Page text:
The internet seems to be the world’s hard drive. Bye-bye photographs – there’s a copy on Facebook; bye-bye documents – there’s a copy on GoogleDocs. Zach Gage sought to play with the seeming permanence of web data by creating a site that marginally changes with every unique visitor – ultimately becoming a blank page:
Unlike personal data however, data on the internet has a seemingly infinite shelf-life. Between search-engine caching, cloud-hosting, re-blogging, plagiarizing, and the way-back machine, the net collects and eternally stores vast amounts of information.
Temporary.cc eschews this paradigm. For each unique visitor it receives, Temporary.cc deletes part of itself. These deletions change the way browsers understand the website’s code and create a unique (de)generative piece after each new user. Because each unique visit produces a new composition through self-destruction, Temporary.cc can never be truly indexed, as any subsequent act of viewing could irreparably modifiy it.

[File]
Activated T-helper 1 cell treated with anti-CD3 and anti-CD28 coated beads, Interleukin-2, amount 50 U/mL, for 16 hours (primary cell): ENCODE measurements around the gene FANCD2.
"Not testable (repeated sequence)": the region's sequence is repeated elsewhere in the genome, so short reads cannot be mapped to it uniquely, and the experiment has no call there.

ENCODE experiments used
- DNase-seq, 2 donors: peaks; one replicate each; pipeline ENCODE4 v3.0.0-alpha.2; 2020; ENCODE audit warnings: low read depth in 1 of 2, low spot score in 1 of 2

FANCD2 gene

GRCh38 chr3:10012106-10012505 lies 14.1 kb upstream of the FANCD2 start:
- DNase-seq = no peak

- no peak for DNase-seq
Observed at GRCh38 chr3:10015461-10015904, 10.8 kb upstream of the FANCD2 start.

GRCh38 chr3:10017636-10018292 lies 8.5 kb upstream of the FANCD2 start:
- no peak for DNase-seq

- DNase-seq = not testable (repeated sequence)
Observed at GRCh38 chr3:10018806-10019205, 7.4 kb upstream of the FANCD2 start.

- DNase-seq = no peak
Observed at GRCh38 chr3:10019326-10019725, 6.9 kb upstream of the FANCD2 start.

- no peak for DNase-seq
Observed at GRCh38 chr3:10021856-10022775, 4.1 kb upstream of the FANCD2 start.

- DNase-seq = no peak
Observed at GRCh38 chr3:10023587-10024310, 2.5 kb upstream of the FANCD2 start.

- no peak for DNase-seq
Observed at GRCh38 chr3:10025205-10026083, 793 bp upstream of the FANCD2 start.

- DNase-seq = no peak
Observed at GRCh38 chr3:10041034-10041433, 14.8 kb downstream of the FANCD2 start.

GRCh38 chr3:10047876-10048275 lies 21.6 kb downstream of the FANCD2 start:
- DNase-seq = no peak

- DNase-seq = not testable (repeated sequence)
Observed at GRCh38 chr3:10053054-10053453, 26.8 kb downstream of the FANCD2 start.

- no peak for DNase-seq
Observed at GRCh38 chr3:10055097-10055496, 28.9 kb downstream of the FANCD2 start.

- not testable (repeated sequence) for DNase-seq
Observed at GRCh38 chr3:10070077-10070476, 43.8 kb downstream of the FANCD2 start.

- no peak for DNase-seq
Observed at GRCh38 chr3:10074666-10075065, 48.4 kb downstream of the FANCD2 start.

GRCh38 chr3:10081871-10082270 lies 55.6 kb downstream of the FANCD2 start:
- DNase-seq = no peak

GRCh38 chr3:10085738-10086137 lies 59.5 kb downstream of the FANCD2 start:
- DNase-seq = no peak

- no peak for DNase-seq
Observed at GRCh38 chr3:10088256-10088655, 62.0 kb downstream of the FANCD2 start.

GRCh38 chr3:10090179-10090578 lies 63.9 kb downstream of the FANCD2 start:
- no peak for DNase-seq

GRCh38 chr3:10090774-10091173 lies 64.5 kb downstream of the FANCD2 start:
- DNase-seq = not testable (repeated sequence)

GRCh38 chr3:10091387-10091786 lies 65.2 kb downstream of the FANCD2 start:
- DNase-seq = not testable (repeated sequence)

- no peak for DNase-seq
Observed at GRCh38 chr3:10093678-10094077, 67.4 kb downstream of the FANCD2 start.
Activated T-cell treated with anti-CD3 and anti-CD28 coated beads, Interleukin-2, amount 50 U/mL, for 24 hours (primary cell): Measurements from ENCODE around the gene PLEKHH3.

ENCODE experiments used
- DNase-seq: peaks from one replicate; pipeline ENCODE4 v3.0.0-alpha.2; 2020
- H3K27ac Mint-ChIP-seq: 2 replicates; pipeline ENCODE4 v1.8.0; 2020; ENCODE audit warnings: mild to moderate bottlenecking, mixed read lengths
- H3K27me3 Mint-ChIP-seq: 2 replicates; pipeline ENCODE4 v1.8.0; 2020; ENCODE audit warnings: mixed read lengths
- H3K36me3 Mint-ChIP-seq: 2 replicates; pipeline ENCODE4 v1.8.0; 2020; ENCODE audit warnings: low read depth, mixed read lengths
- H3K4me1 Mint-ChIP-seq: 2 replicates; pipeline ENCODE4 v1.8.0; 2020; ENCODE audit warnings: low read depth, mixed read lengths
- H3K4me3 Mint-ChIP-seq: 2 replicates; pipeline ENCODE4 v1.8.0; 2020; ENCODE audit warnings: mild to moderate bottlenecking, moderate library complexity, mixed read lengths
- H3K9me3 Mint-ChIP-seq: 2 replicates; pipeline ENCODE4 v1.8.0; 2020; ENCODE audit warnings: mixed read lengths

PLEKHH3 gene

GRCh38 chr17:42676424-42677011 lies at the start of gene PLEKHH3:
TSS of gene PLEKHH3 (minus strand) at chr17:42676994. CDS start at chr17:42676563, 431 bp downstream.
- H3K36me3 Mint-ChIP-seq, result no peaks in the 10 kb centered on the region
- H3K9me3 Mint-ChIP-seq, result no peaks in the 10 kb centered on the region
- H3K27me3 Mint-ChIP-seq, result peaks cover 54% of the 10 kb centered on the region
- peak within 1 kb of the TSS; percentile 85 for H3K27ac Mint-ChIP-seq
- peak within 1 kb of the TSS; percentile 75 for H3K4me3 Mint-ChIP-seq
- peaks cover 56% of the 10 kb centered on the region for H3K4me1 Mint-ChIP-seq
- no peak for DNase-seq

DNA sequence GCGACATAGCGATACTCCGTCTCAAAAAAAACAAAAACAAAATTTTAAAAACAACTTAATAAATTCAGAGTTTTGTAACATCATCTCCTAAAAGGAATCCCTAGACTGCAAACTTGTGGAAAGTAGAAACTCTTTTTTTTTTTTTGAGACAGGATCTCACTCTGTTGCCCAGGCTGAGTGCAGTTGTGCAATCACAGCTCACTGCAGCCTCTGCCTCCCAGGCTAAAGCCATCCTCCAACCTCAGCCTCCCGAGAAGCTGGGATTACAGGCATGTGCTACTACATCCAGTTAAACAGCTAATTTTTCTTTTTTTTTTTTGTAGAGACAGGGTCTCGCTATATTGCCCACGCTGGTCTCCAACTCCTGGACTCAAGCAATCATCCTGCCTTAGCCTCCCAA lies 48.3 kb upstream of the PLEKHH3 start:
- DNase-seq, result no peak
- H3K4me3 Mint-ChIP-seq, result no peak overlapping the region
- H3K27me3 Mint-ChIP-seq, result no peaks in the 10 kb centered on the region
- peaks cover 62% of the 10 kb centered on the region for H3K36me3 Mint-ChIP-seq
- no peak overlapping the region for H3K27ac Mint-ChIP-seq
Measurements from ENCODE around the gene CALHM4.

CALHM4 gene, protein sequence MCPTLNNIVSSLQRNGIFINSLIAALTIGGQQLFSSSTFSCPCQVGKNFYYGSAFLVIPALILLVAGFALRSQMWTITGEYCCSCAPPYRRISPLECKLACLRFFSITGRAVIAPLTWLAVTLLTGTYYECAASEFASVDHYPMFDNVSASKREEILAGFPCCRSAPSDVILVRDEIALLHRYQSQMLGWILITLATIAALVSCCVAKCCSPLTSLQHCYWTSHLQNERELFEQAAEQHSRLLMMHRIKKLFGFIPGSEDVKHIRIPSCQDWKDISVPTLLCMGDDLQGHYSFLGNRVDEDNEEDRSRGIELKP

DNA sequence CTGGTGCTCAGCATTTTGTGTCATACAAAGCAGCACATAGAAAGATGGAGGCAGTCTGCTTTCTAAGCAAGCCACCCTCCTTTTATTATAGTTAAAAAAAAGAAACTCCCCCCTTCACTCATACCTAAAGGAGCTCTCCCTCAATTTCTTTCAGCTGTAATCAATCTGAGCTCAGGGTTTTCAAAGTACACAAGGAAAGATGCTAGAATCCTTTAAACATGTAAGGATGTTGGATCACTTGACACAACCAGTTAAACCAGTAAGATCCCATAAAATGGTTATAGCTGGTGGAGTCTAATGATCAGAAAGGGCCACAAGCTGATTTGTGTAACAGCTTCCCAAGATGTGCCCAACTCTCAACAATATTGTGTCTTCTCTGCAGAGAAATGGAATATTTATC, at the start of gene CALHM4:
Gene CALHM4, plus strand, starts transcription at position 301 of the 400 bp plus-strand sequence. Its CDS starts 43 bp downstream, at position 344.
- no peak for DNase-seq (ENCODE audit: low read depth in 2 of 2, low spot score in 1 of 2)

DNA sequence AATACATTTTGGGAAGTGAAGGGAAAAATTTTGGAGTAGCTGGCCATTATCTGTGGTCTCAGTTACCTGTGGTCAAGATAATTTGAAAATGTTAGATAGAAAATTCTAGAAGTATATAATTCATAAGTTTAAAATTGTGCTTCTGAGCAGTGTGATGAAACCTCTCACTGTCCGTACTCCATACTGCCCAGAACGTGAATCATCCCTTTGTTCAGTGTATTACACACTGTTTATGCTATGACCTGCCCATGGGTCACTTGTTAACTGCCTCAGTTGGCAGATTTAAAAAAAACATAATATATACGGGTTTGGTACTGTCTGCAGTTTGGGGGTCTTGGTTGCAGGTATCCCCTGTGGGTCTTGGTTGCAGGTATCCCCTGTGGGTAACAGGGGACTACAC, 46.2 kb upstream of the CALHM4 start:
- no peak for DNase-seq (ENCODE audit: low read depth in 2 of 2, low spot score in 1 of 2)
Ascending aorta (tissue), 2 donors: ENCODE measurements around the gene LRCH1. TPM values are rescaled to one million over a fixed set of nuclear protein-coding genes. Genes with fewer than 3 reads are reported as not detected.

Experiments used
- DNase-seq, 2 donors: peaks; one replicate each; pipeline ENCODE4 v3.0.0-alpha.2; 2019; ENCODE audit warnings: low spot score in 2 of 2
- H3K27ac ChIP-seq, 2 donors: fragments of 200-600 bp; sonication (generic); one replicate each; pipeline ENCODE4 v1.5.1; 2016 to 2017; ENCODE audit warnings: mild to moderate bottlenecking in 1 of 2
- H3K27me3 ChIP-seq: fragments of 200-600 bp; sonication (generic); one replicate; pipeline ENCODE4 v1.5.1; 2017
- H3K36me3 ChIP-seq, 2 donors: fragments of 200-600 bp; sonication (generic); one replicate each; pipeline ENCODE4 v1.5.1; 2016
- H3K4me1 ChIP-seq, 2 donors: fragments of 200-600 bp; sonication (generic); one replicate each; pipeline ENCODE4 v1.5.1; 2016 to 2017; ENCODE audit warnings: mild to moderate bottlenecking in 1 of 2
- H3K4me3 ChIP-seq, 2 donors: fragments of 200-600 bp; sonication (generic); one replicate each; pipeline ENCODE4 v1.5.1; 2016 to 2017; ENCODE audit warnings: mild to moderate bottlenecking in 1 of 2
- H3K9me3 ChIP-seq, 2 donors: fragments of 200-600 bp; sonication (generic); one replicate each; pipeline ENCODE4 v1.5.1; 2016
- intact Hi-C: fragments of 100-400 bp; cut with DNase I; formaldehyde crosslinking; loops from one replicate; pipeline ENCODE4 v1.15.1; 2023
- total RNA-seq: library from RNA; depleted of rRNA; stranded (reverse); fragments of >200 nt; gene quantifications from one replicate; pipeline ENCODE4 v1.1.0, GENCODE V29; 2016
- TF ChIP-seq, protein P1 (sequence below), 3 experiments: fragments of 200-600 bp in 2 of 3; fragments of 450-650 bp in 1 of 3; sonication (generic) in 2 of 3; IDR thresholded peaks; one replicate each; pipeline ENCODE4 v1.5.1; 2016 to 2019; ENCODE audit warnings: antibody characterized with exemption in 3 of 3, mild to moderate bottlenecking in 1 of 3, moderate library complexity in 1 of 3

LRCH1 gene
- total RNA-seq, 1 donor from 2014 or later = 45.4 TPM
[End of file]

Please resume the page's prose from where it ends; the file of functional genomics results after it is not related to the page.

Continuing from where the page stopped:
Eventually, like tangible media, Temporary.cc will fall apart entirely, becoming a blank white website. Its existence will be remembered only by those who saw or heard about it.
As Heraclitus observed, “You can not step twice into the same river” – the river is constantly flowing, constantly changing, therefore the water flowing past your feet 1 minute ago is not the same water as right now. There’s also that part of all of us that likes to make our presence known to future frequenters of a location (e.g. “Tony wuz here 6/12/98″ etched into a park bench) Of course Zach Gage has a much cooler, more interactive way of demonstrating the ever-changing river/bench that we know as the internet.
Make a difference here: Temporary.cc